"No," and Jardine made a little gesture of impatience. "I went over twice, and he didn't seem especially cordial, though perhaps the fault was mine. You see, I'm in charge up here, and not Gillatly, and as he did not appear to recognise the fact, I had to remind him of it delicately."

There was a faint twinkle in Phillips's eyes, but he only said: "You have seen nothing that would suggest there is anything in the rumours about a rising?"

Jardine laughed. "No," he said. "A bushman came in and told me Tuesday was getting ready to cut the white men's throats; and when he asked for half a sovereign's worth of cotton, I gave it him. Next day another fellow came along and said the first one was a fraud and didn't know the right tale. He was prepared to tell it me, but he wanted twice as much cotton. There was, however, no making anything of what he had to say, except that I was not to believe the other fellow's story; and the fact is, I'm getting sceptical about the thing."

Phillips lighted a cigar. "Well," he said drily, "we will hope you're right; but the one white man who could tell us what is going on is Gillatly."

There was silence after this, and Phillips sat staring thoughtfully into the blue cigar-smoke. He knew nothing definite about what was happening in the bush, but he suspected a good deal, and one thing was plain. Any success that chief Tuesday might, if he came out, achieve would start a conflagration that a strong battalion of West Indias could scarcely extinguish. He had also lighted his second cigar when the hoarse cry of a sentry rose from beyond the stockade, and there was a shouting in the bush. Then a black policeman came up the stairway and raised his hand in salute.

"White man lib!" he said.

Phillips glanced at Jardine. "Gillatly!" he said. "We will hear something now."

They went down together, and the stockade gate swung open. A West India sergeant stood in front of it holding a lantern, and a barelegged policeman with bayonet glinting over his ordered rifle on either side. Then, amidst a patter of weary feet, the bearers came in, gasping, thorn-scarred, and tattered, with fear in their dusky faces, and a hammock jolting in the midst of them. They appeared vastly relieved when the stockade gate swung to behind them.

"Halt!" said Jardine. "This way with the lantern, sergeant. You seem to have come along in a hurry, Mr. Gillatly."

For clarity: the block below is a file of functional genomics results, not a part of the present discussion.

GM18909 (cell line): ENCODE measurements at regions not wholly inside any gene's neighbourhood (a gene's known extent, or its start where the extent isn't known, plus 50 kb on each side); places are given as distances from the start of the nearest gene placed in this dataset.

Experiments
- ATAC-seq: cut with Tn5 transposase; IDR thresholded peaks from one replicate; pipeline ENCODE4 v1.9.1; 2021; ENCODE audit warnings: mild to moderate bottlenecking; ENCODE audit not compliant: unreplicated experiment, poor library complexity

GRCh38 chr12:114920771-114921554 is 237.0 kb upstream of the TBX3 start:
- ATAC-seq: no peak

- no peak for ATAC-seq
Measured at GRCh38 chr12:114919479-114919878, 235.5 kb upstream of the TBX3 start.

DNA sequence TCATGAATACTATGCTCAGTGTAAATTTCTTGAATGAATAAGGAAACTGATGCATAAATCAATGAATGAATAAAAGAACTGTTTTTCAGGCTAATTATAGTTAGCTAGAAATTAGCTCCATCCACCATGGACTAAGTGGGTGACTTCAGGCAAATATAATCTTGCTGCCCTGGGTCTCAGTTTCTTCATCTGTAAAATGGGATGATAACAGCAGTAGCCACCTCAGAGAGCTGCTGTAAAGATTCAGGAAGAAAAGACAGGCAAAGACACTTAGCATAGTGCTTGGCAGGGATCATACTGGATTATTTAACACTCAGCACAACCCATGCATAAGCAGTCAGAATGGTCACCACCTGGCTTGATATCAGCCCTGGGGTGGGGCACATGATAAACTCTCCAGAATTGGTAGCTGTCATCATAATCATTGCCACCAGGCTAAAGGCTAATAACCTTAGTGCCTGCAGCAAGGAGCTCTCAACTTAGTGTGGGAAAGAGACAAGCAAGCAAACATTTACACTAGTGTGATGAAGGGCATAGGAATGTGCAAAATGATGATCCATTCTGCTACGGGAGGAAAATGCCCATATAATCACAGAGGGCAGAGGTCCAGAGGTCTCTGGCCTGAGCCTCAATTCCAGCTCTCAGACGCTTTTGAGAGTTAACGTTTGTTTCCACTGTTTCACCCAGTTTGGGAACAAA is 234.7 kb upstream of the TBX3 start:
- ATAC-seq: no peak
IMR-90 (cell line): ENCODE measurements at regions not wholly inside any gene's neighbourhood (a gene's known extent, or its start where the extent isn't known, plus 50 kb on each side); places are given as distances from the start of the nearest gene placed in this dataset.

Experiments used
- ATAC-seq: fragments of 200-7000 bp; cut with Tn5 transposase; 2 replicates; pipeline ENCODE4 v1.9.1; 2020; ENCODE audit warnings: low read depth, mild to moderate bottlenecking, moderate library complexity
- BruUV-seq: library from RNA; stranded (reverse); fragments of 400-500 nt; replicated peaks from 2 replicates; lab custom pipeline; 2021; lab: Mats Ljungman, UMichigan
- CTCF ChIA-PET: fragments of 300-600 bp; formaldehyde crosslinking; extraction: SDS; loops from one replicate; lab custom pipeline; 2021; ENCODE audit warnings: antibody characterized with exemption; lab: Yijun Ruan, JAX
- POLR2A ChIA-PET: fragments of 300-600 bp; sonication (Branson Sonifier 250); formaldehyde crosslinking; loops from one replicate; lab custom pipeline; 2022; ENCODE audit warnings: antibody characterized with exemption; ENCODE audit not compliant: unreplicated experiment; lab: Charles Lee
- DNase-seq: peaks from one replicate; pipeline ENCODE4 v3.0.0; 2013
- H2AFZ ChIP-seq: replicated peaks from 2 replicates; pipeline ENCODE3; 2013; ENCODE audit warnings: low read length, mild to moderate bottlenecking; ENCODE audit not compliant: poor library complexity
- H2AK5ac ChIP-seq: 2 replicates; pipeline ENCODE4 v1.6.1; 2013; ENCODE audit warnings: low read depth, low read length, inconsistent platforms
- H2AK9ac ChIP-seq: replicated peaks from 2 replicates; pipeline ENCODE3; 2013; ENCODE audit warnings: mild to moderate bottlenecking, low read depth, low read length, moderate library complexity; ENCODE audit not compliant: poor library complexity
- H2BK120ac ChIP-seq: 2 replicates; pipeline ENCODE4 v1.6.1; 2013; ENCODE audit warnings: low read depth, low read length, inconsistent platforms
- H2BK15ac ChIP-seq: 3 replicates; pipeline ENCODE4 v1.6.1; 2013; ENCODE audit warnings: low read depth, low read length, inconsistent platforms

There was no answer, and Jardine laid his hand on the hammock awning, and, for no apparent reason, stopped a moment. Still, he could see the vague terror in the bearers' faces. Then, while the sergeant raised the lantern, he flung the awning back, and gasped. Gillatly, who did not move at all, was staring at him with glassy eyes.

"Good Heavens!" he said hoarsely, "the man is dead!"

There was a murmur of voices, for the bearers had also seen; but Phillips, who asked a few questions, raised his hand. "Silence there!" he said. "Bearers, march! Bring that lantern to the armoury, sergeant."

The bearers shuffled forward, and when Phillips made a sign, the sergeant, who did not seem desirous of lingering, went out with them, leaving the white men alone with Gillatly. Phillips glanced at him gravely.

"I wonder what he has to tell us," he said.

Jardine, who had been looking at something more pleasant, turned to his comrade. "Can't you understand?" he said a trifle hoarsely. "Gillatly will never tell us anything."

Phillips shook his head. "It was not without a purpose he left his factory, very sick; and when Gillatly took a thing in hand, he usually accomplished it. You see, I knew him. Yes, here's a pencil. Roll back the hammock-cloth."

Jardine did it with a shiver, and a little greasy pocket-book fell out. Phillips picked it up, and stood flicking over the pages with the lamplight on his face. There was no doubt in it, only a quiet expectancy, as though he knew what he would find.

"Trading accounts; lists of gum and rubber packets," he said. "Nothing on this page, either—but here it is. I knew he had brought a message for us."

He laid the book in Jardine's hand, which shook a little as he read, with difficulty: "Expect Tuesday and his fighting boys soon after you see me."

Phillips stood for a moment very straight beside the dead man, who stared up at him with sightless eyes, and swung up his hand to his big sun-helmet. Then he touched Jardine's shoulder and drew him away.

"He never wasted words, and the writing tells its story very plain," he said. "It is what one would have expected from Gillatly, and quite enough. He was a match for Tuesday, living, and he has struck a blow which, I think, will smash him, dead."

Jardine asked no questions, for he knew what men thought of Phillips. "I shall be glad to do what you suggest," he said.

Phillips called the black sergeant.

"Fall your men in as quietly as you can," he said.

There was a patter of naked feet and a jingle of steel. Shadowy objects appeared in the compound and fell into line, broke up into little groups again, and moved towards the stockade. Then the gate swung open, and Phillips's policemen flitted out of it file by file. They sank into the blackness of the bush, the last faint footfall died away, and deep silence settled down again upon the lonely outpost. Still, Jardine's heart beat faster than usual as he stood in an angle of the stockade, staring at the darkness which encompassed him. He could neither see nor hear anything, and the impressive silence remained unbroken while an hour went by.